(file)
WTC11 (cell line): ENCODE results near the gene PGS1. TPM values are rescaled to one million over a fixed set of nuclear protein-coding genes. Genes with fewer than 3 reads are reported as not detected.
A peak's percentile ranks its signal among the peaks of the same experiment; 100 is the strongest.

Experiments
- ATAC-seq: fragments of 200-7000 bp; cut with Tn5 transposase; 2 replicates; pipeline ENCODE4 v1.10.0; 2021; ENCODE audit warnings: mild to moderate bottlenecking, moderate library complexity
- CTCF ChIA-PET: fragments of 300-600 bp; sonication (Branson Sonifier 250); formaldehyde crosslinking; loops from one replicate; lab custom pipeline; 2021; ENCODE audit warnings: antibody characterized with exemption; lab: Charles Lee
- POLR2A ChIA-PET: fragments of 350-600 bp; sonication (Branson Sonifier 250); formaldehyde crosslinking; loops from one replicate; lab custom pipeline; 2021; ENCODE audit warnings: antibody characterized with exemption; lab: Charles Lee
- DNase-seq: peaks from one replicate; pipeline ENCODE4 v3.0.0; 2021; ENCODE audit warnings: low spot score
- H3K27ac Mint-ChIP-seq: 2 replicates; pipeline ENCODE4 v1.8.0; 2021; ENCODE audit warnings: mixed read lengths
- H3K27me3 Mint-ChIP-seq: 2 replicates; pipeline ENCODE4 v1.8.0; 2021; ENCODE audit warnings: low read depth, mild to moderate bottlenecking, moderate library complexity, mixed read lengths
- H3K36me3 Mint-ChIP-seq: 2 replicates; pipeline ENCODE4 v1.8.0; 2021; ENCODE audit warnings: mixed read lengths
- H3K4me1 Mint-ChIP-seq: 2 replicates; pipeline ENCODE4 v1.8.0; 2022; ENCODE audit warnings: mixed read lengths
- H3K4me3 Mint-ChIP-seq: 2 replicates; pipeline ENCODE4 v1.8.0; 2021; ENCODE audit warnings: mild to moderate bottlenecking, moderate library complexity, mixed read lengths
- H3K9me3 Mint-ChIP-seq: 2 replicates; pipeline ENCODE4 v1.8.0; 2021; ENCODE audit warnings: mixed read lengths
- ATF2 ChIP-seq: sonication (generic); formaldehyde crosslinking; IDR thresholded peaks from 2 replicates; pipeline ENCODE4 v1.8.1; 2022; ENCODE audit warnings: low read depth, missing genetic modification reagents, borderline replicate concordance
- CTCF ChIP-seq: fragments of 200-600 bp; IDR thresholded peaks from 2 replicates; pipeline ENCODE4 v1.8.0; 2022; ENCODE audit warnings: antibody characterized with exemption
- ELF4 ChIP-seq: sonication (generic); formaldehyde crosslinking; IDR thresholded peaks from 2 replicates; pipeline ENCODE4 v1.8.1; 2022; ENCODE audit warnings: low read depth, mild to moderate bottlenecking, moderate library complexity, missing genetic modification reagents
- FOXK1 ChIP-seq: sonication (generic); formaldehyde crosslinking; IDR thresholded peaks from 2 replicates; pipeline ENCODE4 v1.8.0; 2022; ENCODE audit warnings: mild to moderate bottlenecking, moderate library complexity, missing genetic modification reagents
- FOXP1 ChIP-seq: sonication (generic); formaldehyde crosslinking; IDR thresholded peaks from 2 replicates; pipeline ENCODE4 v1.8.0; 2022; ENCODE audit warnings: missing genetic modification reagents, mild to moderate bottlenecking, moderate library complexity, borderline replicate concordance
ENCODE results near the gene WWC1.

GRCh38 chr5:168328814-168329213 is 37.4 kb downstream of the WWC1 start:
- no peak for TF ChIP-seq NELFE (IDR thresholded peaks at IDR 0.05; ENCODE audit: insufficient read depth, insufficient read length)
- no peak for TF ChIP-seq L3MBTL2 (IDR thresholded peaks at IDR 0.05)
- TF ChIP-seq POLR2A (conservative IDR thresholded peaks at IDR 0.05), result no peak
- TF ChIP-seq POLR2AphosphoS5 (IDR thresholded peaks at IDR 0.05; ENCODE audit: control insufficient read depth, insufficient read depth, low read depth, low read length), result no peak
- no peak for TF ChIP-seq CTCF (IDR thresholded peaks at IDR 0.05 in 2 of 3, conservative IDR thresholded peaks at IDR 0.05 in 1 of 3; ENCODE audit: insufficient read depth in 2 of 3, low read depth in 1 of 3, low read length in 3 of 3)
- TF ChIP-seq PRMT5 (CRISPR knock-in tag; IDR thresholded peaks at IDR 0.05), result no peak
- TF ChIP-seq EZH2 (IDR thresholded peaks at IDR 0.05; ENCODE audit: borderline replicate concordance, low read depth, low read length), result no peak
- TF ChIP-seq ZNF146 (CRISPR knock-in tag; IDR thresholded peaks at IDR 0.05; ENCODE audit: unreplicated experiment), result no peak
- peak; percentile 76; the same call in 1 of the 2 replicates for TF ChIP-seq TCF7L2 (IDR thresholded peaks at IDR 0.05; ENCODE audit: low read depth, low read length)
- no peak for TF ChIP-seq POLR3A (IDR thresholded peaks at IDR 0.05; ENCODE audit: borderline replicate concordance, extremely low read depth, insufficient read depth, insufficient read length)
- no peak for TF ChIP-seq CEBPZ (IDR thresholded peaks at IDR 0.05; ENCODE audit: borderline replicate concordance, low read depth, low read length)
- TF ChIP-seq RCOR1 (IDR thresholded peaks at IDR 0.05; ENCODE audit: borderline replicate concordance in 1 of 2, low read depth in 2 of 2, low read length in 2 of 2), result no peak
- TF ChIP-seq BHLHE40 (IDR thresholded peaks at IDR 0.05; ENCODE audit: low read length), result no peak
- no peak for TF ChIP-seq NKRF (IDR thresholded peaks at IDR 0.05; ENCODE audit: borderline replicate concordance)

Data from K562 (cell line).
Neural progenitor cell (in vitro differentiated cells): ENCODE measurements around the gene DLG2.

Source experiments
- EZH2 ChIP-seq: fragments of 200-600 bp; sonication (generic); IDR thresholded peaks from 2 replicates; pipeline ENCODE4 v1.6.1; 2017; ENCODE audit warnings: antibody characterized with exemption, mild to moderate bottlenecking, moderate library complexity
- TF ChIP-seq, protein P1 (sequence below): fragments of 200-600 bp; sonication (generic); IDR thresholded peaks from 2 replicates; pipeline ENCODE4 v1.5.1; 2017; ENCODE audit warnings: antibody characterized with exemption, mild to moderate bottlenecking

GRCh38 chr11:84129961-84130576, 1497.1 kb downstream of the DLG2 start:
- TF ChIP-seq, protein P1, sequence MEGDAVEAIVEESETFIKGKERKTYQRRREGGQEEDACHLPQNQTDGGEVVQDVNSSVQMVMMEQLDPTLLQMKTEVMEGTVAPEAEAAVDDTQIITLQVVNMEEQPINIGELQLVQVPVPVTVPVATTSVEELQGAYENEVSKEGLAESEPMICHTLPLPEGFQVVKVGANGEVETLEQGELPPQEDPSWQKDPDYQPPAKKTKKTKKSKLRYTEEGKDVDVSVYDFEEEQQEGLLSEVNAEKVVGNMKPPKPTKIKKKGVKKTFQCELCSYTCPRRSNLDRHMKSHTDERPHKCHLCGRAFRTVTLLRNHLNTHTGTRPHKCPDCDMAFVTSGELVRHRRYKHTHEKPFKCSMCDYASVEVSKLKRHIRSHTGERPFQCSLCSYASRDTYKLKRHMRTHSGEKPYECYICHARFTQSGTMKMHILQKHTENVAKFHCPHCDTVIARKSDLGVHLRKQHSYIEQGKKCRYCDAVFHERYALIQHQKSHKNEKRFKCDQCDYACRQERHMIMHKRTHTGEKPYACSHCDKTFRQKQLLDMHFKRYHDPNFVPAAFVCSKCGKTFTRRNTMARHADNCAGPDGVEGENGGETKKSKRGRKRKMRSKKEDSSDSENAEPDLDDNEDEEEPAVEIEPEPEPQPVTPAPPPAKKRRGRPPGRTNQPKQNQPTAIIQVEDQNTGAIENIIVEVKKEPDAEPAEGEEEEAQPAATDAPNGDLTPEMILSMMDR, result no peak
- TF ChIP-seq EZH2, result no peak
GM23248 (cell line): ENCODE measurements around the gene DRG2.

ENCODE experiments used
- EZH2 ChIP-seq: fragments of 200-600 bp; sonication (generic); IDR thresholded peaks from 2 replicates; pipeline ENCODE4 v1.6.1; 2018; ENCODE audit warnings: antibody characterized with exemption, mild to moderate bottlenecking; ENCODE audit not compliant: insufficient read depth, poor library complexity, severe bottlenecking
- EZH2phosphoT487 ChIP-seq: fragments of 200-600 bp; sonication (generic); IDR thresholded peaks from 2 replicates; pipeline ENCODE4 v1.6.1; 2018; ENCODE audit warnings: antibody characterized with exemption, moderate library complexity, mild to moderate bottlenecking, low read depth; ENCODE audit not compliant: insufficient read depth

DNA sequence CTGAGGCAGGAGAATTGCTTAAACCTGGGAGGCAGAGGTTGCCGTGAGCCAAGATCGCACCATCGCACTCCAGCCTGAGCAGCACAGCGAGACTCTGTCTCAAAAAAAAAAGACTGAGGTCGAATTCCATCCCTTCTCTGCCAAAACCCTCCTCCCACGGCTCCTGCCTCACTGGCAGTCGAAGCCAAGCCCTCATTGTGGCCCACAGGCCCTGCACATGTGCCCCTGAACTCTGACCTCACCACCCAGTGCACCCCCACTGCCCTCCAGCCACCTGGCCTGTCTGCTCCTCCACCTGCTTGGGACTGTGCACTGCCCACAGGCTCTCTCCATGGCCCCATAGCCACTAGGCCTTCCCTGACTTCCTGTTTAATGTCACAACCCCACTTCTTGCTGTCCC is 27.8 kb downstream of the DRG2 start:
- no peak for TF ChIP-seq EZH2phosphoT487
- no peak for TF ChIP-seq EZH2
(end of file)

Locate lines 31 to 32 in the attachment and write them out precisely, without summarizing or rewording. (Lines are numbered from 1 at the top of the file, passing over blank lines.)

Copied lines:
- no peak for TF ChIP-seq CEBPZ (IDR thresholded peaks at IDR 0.05; ENCODE audit: borderline replicate concordance, low read depth, low read length)
- TF ChIP-seq RCOR1 (IDR thresholded peaks at IDR 0.05; ENCODE audit: borderline replicate concordance in 1 of 2, low read depth in 2 of 2, low read length in 2 of 2), result no peak